Holiday Lights in the Treasure Valley
The holidays seem to bring out the creative side in people. Many of these creative folks take advantage of this time of year to express these creative urges through decorating their homes, specifically their yards. As you drive around the Treasure Valley it’s not hard to spot these masterpieces. Some are elegant and minimalistic while others are whimsical and full of fun festivities. Each year it seems as if neighbors fall into competition with each other for the most creative and quirky displays. This, no doubt, is spurred on by department stores who readily supply these creative geniuses with the latest in holiday decorations.
Tradition dictates to many the longing to experience these displays of stunning successes. If you’re one who shares that longing, then hop in your car and take a tour. “But where can I find these works of art?” you might ask. Never fear, someone, out of the kindness of their heart (and probably at great expense of their time) has put together a map for those who enjoy viewing these masterpieces. To find said map click the link at the end of this article.
The map shows a variety of light displays. Those marked with a green tree are displays which are now open to the public. The yellow music note shows displays with music to go along with their show. Most of these displays will have a sign in the yard indicating a radio station you can tune to for the music that goes with the presentation. These types are kinder to the neighbors. The green picnic bench denotes that it is a community display. To the left of the map you’ll find addresses for each of the displays. On the map you will also find there are displays from Boise to Caldwell, and from Emmett to Kuna. Most of the displays seem to be in the Boise and Meridian areas.
In addition to the map you can also find a facebook page dedicated to these spectacular displays. To go to this page, click the second link at the end of this article. On this page there are short teaser videos of some of the displays. They will give you a taste of what they look like and what type of Holiday music they are using. If you prefer a more classical rendition of holiday music then you’ll want to include on your tour the display on Zircon Ave in Meridian. For those who like a more exciting sound then you’re in luck. Many of the displays are accompanied by music that will help get you truly enthusiastic for the holidays. The display on Anston Ave. Meridian has a country theme to its music. At Crested Butte in Nampa you’ll find a waving snowman, and at Hickory Run Place in Boise, the music is the head-banging version of holiday carols.
If these grandiose types of displays aren’t your style, but you still enjoy the opportunity to check out the holiday lights, then take a stroll around your neighborhood. You won’t be disappointed. Your neighborhood displays usually don’t have music to accompany them but they still carry with them a spirit of whimsy and joy. At many yards around town you can check out a wide variety of the blow-up decorations. Some of these varieties include Santa in an airplane, snow globes, a whole family of snow people, Rudolph and the Abominable Snowman putting a star on a tree, Santa in a helicopter, new this year is Santa watching over his reindeer as they eat from a trough of food, and many, many more to choose from. One yard’s display sports a flock of flamingos racing around the yard. Another yard has a cutout of The Grinch pulling the lights from the eaves of the house. Whether going for a big bold light display or for one that is smaller there is no end to people’s creativity.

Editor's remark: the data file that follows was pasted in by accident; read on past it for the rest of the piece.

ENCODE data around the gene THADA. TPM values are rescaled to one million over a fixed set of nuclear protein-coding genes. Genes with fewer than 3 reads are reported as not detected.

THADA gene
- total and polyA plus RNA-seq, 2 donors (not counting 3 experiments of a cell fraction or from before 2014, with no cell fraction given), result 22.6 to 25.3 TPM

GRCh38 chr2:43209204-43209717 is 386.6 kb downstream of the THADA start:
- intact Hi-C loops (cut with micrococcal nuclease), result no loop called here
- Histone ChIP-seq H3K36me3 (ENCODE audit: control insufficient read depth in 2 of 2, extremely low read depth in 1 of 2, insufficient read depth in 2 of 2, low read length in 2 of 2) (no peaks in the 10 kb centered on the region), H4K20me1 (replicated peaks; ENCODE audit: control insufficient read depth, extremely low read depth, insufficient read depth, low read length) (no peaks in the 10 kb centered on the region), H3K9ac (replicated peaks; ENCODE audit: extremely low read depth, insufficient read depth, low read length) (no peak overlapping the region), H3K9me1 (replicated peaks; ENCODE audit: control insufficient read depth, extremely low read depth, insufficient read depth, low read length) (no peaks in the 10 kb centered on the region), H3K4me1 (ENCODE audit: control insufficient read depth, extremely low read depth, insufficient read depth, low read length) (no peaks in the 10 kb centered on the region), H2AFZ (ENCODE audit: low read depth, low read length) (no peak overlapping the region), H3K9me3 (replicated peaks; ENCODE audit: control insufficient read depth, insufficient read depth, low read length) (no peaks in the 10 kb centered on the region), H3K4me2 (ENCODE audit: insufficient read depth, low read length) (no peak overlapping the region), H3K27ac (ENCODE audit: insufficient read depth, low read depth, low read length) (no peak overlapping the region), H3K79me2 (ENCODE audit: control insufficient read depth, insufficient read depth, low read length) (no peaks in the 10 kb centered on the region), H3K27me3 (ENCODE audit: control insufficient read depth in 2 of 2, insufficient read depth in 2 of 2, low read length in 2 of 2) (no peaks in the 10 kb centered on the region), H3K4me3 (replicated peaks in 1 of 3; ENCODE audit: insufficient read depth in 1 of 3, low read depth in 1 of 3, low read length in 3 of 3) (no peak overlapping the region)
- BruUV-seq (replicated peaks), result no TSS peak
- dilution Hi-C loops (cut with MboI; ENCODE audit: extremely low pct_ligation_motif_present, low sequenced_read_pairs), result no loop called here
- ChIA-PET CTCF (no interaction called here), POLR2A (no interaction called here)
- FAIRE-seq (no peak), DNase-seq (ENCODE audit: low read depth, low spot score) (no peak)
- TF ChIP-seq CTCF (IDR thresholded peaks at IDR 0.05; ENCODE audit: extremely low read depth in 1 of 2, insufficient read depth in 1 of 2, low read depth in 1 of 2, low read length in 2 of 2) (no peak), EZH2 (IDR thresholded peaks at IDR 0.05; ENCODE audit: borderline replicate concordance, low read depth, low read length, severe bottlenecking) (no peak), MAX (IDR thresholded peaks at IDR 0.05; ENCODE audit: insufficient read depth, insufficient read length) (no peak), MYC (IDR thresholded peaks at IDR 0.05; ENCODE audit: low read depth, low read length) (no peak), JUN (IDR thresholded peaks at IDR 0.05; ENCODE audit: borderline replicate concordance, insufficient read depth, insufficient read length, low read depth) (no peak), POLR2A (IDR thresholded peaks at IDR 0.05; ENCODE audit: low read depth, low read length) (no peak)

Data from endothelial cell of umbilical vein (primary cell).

Where did this tradition of decorating our homes with lights come from? Some say it was the Germans back in the 16 th century who started the tradition of bringing a tree indoors and decorating it as a religious celebration. Others say it all started with Pagans who put up trees in their homes to remind them that spring would come. But, neither of these seem to truly explain decorating the great outdoors. It wasn’t until Thomas Edison invented the lightbulb that the bright idea of lighting the outside of your home really got started. He and his associate Howard Johnson created strings of lights in the late 1800. Johnson had walnut sized bulbs specially made for him. They were hand wired together and strung on his tree. But, back then, strings of lights were too expensive for the average man. They were only for the rich. It wasn’t until Albert Sadacca that people started decorating the outsides of their homes with these lights all in the name of celebrating the holidays. He is credited with creating the electric holiday lights phenomenon. Previous to electric holiday lights, trees were lit by candles suspended from branches or held in place by melted wax. As you can guess, using candles was not a safe option and tended to cause many fires. Many people, intending to have a joyous holiday season, met with tragedy instead, losing everything they owned. The introduction of electric holiday lights has increased the joy felt at this season by making lighting our trees and our homes safer.
Creativity seems to be synonymous with the holidays. People have fun using materials they already have or products offered them at department stores to bring to life their ideas. No longer do people have visions of sugarplums dancing through their heads at this time of year. Instead, they have dreams of combining strings of lights, circuit boards and music together to create the most exquisite display. One that will surpass all others. May each of us have a joyfully safe and beautiful holiday season. And remember to let your imagination soar.